Knowledge is NOT Enough!
One of my KM clients is a big multinational corporation, one of the winners of MAKE 2007 (the MAKE award or “Most Admired Knowledge Enterprise” is the most well-known international KM award; it is run by Teleos of U.K.).
This company is indeed world-class in managing their knowledge assets. But we found their “blind spot”!
We discovered, using a customized 360-degrees behavioral assessment tool, that more than 50% of the variation in their knowledge workers’ productivities is explainable by non-technical including emotional skills! (I will describe for you in a later blogpost how to elicit and rank the non-technical skills most important for enhancing productivity that is specific to a particular work context or organization.) This world-class company is attending to technical skills so well that the more cost-effective intervention lies elsewhere: in the area of enhancing those non-technical skills that most affect individual productivity!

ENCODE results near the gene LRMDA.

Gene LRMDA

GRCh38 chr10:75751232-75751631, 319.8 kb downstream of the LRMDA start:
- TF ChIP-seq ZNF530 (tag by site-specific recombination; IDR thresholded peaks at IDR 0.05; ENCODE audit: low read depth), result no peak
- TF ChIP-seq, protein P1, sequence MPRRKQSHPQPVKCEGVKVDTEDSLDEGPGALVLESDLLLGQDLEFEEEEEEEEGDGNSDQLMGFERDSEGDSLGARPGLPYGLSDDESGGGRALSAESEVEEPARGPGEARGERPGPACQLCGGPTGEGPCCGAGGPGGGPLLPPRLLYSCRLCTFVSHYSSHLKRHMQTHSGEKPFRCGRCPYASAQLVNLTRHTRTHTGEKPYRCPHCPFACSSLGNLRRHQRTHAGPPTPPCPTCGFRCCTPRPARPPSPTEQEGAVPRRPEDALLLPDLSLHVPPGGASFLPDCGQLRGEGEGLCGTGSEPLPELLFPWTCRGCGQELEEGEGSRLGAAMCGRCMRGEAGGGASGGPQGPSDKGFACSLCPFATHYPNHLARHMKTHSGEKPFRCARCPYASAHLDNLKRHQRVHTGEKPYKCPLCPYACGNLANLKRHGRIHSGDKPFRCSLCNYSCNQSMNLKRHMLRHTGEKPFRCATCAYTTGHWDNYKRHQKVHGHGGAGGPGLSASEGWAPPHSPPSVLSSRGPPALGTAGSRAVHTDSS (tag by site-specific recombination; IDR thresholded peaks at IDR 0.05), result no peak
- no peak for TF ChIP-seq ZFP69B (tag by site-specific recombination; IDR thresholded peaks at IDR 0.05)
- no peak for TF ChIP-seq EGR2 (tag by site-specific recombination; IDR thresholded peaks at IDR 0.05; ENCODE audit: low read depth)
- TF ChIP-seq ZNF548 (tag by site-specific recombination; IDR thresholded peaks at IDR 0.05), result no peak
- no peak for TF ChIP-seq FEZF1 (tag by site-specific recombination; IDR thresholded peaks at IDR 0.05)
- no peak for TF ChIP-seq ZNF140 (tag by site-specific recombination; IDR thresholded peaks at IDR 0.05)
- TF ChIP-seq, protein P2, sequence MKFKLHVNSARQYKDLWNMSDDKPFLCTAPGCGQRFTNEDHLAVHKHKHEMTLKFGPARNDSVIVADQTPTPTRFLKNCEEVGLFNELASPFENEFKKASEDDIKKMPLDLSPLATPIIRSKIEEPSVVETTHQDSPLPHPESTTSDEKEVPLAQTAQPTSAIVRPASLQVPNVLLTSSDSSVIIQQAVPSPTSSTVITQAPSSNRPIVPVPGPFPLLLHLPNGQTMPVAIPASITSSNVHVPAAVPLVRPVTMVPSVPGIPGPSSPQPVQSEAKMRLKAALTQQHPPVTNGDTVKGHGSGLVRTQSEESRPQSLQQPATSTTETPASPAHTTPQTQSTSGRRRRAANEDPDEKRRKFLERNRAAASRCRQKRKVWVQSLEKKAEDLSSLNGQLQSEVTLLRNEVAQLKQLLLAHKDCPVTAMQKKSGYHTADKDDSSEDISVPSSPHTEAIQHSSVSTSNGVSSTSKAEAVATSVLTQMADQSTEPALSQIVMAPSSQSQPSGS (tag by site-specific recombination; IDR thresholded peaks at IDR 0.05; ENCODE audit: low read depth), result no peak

Hmmm… Would you like to join me in inventing a new management fad? We will call it “Attitude Management” or maybe “Emotions Management”? Our battle cry will be “KM is NOT enough!” (smile)
You can read more about related KM issues in an invited conference paper I delivered in Kuala Lumpur last July 2008, entitled “Some Stories about How Personality and Culture Comes into Our Knowledge Management Practice.” Afterwards, KM guru Larry Prusak complimented me for “the best paper in the conference.”